When Pamela Taylor saw the first South Shore production of "Vagina Monologues" 11 years ago, the passion of the women performing amazed her.
South Lake Tahoe actresses - many of whom had never recited lines in front of an audience before - were on stage making a stand against violence, and Taylor wanted to be a part of the action.
So she joined the cast the following year and has directed the play, which is comprised of a series of monologues told by women, since 2004.
"It's something that affects all of our lives. I think we can all agree that violence has to stop," Taylor said.
Sixteen women between the ages of 8 and 65 will perform Eve Ensler's "Vagina Monologues" next weekend at the Blue Angel Cafe. This year's production is especially meaningful to Taylor since she'll be performing former South Lake Tahoe resident Joy Rothschild's long-running monologue, "The Flood."
Rothschild, an activist who once worked alongside Cesar Chavez, first introduced Taylor to the "Vagina Monologues." Rothschild would always act the same piece, a powerful excerpt called "The Flood" that is based on Ensler's conversation with a 72-year-old woman.
When Rothschild passed away last fall, Taylor wanted to celebrate her life by performing the same skit.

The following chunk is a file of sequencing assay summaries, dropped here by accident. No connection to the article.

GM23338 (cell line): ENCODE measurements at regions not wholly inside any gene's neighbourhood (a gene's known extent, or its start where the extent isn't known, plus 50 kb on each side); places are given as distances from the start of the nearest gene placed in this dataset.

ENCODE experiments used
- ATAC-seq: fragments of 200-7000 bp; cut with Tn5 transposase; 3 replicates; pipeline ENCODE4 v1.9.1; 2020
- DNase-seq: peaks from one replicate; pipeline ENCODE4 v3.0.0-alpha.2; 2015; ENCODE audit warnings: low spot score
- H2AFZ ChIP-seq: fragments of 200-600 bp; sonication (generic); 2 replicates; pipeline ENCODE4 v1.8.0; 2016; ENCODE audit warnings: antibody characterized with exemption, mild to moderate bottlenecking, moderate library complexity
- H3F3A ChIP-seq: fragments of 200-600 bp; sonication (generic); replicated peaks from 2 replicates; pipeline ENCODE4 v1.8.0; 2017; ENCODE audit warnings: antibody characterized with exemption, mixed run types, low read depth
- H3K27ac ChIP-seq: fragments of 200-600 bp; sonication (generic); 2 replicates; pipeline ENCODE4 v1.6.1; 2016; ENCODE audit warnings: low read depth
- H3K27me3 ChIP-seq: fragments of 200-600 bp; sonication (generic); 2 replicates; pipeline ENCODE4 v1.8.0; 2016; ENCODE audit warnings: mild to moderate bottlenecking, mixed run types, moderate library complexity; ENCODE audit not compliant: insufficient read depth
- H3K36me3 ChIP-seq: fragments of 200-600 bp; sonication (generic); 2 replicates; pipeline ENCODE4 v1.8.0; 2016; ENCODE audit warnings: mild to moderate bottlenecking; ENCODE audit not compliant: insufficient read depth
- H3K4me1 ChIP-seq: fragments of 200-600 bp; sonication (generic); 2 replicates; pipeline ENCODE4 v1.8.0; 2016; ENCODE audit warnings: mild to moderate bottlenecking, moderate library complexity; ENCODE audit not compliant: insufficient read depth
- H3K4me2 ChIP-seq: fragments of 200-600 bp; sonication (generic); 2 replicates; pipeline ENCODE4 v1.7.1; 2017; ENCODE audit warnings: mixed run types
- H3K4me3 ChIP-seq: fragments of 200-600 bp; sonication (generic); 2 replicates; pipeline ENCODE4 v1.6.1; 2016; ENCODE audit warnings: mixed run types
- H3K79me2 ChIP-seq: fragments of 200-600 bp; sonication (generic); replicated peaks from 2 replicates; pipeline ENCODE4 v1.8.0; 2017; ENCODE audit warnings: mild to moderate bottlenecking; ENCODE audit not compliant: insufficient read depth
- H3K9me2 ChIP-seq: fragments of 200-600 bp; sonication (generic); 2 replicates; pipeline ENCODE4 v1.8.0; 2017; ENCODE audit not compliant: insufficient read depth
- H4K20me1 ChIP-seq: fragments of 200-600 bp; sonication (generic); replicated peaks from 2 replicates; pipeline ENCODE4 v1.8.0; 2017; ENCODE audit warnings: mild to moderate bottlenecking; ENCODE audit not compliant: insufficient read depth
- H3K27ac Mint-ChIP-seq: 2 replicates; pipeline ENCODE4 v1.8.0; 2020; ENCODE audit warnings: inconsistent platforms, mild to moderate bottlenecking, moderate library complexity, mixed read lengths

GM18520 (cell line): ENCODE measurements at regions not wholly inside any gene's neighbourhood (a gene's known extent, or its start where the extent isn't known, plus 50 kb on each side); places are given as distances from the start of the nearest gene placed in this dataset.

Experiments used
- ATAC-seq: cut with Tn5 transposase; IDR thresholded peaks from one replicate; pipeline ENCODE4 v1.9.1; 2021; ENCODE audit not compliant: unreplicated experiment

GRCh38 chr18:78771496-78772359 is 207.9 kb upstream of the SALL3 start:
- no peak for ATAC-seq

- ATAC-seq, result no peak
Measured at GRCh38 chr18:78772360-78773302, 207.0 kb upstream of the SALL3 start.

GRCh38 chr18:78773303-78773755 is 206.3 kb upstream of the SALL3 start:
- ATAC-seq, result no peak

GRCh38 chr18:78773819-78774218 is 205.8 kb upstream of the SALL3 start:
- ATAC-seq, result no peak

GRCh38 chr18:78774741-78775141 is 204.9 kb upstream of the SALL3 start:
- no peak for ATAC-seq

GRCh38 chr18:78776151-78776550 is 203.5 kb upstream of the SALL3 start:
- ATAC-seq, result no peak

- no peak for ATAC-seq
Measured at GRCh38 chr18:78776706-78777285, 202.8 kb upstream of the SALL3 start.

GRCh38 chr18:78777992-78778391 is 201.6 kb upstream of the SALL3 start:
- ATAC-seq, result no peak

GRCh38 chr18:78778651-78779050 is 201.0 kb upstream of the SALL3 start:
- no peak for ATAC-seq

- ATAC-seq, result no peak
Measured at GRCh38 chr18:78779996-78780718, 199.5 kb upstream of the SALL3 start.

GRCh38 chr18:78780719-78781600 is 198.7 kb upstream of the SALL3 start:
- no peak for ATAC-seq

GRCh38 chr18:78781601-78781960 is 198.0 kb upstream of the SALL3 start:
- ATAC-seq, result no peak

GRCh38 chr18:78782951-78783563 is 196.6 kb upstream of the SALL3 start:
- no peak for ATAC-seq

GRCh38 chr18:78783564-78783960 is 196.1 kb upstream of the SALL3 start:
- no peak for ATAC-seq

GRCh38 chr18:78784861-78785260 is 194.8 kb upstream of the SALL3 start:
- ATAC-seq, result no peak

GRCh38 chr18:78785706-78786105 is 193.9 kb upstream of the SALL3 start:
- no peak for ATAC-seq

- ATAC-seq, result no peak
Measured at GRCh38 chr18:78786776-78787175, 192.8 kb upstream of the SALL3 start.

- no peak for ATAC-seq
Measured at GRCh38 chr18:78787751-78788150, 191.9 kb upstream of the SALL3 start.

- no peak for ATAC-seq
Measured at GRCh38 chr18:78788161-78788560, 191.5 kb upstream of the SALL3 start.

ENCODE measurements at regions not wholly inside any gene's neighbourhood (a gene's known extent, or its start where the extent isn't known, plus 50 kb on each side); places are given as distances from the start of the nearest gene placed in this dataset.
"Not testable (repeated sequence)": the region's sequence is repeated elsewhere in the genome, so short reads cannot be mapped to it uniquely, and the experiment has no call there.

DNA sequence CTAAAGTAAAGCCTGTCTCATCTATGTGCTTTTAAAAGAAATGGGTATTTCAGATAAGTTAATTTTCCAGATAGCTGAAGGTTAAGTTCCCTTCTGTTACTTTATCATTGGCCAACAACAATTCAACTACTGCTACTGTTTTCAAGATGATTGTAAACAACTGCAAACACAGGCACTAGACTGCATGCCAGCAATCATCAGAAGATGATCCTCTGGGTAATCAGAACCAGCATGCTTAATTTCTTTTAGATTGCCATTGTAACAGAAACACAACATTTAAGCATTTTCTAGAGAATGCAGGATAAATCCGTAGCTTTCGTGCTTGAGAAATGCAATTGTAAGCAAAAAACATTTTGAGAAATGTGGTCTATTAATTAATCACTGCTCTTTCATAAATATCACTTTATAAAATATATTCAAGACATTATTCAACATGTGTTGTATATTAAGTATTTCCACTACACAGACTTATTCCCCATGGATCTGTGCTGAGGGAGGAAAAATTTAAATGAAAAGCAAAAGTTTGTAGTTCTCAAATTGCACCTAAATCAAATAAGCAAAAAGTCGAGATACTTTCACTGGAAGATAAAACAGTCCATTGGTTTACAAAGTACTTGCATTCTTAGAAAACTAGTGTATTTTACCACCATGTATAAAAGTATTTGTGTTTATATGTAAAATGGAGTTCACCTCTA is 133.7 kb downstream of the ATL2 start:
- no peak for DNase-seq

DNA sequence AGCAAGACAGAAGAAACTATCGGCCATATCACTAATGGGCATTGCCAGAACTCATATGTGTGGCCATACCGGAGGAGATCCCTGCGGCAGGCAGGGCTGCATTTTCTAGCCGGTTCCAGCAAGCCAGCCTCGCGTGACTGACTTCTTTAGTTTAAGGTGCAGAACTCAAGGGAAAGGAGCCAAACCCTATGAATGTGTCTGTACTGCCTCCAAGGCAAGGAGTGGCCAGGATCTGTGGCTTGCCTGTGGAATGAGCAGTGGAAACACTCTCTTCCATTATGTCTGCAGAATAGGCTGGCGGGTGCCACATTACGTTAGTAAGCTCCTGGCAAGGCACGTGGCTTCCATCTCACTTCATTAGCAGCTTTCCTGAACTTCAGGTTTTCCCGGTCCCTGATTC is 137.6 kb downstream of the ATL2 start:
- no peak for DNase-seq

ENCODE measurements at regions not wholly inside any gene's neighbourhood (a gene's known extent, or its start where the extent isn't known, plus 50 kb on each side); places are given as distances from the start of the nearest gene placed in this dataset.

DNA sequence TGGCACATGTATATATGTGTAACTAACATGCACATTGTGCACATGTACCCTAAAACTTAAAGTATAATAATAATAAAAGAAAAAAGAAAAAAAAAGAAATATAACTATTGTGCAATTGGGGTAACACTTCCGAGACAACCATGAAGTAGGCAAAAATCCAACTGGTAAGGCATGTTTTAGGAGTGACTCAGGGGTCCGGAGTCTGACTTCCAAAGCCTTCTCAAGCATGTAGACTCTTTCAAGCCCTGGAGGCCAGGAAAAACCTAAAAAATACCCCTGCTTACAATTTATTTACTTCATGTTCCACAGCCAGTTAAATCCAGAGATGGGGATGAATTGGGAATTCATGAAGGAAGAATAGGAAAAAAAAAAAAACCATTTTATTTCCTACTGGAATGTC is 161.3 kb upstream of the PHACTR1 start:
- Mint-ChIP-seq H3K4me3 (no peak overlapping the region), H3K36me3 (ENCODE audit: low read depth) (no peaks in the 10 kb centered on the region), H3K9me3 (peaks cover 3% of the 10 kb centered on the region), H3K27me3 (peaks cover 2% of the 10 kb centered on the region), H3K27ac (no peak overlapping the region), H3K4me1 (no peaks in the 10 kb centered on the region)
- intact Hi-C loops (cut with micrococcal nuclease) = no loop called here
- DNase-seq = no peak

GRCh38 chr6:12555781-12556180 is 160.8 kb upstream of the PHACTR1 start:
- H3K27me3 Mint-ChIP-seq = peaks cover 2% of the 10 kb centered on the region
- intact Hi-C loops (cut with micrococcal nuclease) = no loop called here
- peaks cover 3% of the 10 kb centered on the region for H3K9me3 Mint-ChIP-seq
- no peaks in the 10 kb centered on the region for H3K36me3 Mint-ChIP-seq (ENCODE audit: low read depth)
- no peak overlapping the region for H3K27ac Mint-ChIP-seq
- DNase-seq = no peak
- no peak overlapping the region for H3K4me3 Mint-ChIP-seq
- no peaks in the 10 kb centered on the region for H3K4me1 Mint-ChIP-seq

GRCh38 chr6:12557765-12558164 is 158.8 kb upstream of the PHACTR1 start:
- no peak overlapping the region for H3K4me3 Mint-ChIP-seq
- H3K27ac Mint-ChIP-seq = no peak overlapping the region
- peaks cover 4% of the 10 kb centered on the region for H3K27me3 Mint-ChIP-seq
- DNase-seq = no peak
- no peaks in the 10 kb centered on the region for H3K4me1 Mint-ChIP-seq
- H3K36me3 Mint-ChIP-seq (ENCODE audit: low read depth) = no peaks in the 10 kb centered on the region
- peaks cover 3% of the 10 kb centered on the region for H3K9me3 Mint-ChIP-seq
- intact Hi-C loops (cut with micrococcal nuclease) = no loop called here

"I'm honored to be keeping her memory alive by doing that piece," she said.
Ensler created the "Vagina Monologues" after interviewing more than 200 woman from diverse backgrounds and ages. The result - a play that sends a clear message to stop violence, Taylor said.
Taylor joined about 70 other men and women Thursday for Tahoe's first-ever One Billion Rising flash mob at the base of the Heavenly Mountain Resort gondola, a event inspired by Ensler's play. The movement started as a "global strike" against violence, according to the One Billion Rising website.
Communities from Congo to California organized seemingly impromptu dances choreographed by American dancer Debbie Allen and then dispersed throughout with the web. People could memorize the moves online and then rally their town around the cause.
The goal was to inspire one billion people to stand up to violence on V-Day, an international movement that aims to "break the chain" of violence.
Women, including the South Shore's "Vagina Monologues" cast, walked the streets Thursday asking people why they chose to rise that day. According to Taylor, the interviews revealed some poignant information.
"It surprised me that people I know who are very strong women said they were emotionally abused by their first husband. Emotional abuse does scar you for life, but you can find ways to overcome those scars," Taylor said.